ALPA Fights for FFDO Funding on Program’s 10th Anniversary

ALPA is fighting an administration proposal to eliminate funding for the Federal Flight Deck Officer (FFDO) program, a key layer in aviation security, even as the Association commemorated the program’s success on April 12, its 10th anniversary.

“For the last 10 years, the FFDO program has proven to be a cost-effective tool in protecting our nation’s airliners from potential terrorist attacks and is a strong deterrent against any such attempts. It does so at a tremendous value to the federal government, costing only a few dollars per protected flight,” said ALPA president Capt. Lee Moak. “Thousands of ALPA and other airline pilots have made many personal sacrifices to protect our nation’s airline passengers, crews, and cargo by serving as FFDOs. I commend each of them for their service and commitment. ALPA will lead the fight to ensure this crucial program continues to protect our nation’s airliners.”

Support the Call to Action.

Last week, ALPA expressed adamant opposition to the administration’s proposal to eliminate FFDO funding in its proposed FY14 federal budget. The program operates on a budget of about $25 million annually, roughly the same amount as when it began in 2003 with only 44 deputized officers. Today, thousands of trained pilot volunteers serve.

ALPA successfully defended FFDO funding in 2012 when the administration proposed slashing the program’s budget by more than 50 percent as part of its FY13 budget.

“Congress rejected the administration’s previous attempt to cut this critical program, recognizing the security it provides to our national air transportation system,” said Moak. “ALPA urges Congress to act again by rejecting this misguided proposal and to fully fund this critical security program.”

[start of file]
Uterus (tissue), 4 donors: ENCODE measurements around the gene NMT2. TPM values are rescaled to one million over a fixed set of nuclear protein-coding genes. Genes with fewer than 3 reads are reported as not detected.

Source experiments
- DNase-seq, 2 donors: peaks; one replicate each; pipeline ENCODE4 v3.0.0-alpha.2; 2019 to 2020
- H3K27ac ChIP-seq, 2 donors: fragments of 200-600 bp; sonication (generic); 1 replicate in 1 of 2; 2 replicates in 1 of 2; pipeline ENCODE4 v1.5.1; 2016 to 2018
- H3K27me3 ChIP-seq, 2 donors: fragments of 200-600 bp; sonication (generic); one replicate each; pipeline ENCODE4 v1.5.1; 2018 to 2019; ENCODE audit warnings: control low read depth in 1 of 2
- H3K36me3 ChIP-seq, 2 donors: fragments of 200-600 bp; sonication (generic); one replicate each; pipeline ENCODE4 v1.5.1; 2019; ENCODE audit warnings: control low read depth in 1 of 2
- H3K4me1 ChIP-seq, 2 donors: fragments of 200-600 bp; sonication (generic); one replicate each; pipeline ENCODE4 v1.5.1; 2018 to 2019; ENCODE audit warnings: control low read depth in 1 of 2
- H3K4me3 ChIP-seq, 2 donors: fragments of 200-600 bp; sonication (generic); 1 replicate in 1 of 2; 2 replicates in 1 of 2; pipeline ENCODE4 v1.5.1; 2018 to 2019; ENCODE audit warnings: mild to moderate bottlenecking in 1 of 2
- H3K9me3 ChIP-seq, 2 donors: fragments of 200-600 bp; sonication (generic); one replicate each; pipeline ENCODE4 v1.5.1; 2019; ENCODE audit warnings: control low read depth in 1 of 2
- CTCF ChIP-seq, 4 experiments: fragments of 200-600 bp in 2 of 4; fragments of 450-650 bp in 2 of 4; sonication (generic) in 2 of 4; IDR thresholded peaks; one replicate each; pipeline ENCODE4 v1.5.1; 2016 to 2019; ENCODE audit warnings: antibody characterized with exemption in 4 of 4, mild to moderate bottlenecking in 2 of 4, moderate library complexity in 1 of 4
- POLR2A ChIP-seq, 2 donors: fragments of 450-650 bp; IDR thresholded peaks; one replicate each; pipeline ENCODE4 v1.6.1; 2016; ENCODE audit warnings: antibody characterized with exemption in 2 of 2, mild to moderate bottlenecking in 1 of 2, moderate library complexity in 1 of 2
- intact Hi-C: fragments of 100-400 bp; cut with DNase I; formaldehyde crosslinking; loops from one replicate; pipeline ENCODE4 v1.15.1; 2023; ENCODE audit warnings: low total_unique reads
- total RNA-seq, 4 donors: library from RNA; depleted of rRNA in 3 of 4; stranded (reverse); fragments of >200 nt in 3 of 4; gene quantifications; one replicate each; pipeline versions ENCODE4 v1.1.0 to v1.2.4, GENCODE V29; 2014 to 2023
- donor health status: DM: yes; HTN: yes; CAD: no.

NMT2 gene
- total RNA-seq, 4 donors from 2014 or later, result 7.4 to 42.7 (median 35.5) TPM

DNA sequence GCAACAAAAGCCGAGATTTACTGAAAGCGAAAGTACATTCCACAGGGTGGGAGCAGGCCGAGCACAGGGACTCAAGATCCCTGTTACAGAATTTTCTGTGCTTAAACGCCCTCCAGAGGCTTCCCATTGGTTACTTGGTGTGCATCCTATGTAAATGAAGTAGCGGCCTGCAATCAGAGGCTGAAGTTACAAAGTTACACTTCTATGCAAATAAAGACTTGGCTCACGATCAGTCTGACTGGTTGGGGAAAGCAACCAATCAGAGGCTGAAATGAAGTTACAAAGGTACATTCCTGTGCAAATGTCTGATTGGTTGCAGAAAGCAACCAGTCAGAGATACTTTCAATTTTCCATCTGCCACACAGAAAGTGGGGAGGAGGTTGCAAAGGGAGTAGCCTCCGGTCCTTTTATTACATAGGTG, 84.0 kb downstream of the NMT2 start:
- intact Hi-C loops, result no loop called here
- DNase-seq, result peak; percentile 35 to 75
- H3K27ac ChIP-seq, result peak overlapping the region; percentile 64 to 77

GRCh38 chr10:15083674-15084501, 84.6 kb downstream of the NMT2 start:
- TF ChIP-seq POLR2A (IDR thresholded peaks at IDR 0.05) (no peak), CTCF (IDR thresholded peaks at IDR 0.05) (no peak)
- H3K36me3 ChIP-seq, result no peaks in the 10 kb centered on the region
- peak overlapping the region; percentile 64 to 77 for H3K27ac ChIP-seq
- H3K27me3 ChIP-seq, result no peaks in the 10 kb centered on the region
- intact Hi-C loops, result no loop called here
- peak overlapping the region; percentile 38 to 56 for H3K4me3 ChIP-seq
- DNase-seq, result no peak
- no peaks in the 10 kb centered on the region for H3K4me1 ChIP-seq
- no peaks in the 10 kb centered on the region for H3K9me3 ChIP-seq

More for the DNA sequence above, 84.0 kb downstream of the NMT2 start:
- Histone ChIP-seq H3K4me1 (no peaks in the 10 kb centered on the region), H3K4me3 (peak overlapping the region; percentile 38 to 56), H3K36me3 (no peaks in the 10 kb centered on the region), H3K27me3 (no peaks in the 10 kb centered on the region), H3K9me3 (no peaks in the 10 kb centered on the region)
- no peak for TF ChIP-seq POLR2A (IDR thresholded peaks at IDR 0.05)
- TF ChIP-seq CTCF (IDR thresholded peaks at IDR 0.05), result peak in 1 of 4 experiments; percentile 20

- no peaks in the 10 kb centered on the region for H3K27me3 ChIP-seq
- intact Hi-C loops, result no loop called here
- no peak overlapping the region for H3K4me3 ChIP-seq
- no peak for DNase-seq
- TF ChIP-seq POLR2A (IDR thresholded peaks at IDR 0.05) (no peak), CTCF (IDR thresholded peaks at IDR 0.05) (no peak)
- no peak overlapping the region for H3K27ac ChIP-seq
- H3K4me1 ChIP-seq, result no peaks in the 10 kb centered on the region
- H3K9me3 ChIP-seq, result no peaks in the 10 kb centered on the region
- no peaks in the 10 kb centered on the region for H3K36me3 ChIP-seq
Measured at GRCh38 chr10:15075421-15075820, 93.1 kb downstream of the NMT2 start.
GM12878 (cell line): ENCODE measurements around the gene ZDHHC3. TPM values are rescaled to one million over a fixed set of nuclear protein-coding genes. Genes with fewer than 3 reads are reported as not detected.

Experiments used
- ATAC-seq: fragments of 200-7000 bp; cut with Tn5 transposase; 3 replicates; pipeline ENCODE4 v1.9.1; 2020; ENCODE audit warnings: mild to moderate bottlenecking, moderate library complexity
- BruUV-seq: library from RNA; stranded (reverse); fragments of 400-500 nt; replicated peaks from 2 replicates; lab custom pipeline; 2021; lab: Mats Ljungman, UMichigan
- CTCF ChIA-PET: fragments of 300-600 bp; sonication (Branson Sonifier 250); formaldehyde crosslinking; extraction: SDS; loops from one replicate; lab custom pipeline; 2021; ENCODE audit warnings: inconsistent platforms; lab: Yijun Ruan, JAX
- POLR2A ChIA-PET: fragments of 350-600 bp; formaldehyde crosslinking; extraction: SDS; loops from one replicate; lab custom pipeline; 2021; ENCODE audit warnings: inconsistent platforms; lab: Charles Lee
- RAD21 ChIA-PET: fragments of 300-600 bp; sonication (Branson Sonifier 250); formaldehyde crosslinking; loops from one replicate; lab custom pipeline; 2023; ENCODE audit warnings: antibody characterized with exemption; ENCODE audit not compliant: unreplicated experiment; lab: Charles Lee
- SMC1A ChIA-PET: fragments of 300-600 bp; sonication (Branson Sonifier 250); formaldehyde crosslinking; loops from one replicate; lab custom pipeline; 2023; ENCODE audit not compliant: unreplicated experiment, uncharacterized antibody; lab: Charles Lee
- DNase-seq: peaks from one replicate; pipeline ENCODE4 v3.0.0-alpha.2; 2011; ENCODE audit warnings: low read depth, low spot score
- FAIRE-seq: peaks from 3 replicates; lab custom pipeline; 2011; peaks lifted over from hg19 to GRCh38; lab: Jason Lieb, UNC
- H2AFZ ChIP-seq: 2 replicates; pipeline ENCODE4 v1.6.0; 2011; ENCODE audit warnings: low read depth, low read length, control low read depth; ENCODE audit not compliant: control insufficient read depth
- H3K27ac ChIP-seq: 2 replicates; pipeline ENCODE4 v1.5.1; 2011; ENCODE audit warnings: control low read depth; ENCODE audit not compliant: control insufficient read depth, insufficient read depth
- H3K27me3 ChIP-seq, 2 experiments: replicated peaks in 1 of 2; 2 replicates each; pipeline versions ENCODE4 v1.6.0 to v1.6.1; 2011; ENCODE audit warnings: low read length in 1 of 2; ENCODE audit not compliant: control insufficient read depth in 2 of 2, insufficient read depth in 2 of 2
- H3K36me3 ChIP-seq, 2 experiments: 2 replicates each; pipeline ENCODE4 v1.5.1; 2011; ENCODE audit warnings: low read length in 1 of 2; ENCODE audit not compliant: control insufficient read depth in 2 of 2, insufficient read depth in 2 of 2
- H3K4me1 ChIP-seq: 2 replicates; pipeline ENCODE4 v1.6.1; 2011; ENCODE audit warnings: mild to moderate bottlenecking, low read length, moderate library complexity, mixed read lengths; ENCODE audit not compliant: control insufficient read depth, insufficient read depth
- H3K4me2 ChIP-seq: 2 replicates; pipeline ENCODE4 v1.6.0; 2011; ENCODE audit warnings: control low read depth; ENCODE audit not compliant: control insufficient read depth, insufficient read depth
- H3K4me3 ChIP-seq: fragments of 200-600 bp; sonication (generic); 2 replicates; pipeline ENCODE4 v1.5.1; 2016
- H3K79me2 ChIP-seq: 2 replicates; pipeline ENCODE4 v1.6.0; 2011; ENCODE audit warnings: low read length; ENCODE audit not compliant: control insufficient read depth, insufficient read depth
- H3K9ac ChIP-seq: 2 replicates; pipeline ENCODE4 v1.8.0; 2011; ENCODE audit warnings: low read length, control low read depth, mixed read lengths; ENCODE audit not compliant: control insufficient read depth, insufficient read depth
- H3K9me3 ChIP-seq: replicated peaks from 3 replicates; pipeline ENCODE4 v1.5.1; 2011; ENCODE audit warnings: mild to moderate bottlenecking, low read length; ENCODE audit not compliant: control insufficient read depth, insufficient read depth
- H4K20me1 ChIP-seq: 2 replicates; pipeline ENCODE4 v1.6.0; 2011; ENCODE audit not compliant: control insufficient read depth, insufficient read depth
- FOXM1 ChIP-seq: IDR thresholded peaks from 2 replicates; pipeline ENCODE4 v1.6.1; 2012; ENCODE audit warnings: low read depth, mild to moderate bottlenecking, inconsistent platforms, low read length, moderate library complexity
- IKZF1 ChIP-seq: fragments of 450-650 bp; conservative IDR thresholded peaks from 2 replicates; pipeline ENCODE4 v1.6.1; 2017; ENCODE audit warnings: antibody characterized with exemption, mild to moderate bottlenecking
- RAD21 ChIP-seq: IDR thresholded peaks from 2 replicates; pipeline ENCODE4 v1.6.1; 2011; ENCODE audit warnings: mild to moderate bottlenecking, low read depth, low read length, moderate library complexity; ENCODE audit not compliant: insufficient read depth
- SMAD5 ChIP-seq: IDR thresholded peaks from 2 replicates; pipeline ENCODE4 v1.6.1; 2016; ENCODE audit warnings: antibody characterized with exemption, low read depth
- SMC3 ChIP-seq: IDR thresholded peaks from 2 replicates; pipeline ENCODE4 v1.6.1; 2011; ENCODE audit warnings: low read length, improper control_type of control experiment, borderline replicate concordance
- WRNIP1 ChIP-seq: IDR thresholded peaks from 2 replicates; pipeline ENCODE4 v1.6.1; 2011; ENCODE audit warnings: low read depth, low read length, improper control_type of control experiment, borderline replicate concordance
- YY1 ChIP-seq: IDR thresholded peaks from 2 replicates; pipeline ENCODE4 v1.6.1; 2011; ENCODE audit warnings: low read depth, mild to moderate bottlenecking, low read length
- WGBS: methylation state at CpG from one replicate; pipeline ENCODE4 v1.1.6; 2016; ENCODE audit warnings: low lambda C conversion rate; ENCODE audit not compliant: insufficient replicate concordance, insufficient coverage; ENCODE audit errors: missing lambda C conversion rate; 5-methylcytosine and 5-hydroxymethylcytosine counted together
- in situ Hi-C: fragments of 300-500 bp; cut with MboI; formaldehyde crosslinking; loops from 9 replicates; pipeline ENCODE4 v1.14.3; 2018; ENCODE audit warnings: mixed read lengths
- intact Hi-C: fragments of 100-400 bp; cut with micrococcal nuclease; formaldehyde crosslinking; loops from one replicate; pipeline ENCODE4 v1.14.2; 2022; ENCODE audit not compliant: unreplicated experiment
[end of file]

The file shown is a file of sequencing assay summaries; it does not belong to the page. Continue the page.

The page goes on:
The government has hailed the FFDO program as one of the most effective enhancements in aviation security since the events of September 11, 2001. It provides a critical layer of defense in protecting airline flight decks from hostile takeover, thereby helping to ensure the survival of the aviation industry.

ALPA conceived of the program and was instrumental in forming the government–industry partnership that was ultimately successful in achieving it, which became a reality with the passage of the Homeland Security Act of 2002. The Association worked with lawmakers on Capitol Hill and the Transportation Security Administration on the program’s design and implementation.

There is still strong support for the FFDO program within the pilot ranks. A recent call for pilots to volunteer for a few training slots this June produced more than 800 responses from ALPA pilots over the course of a few days.

Airline pilots willingly volunteer their energy, time, and personal finances to serve as FFDOs. Candidates who apply to the program, which accepts a limited number of new applicants each year, are reviewed and selected by the Federal Air Marshal Service. If selected, they undergo an intensive training program before becoming eligible to be deputized as law enforcement officers. They are also required to attend requalification and recurrent trainings while serving.

For more information about the program, please review ALPA’s FFDO white paper.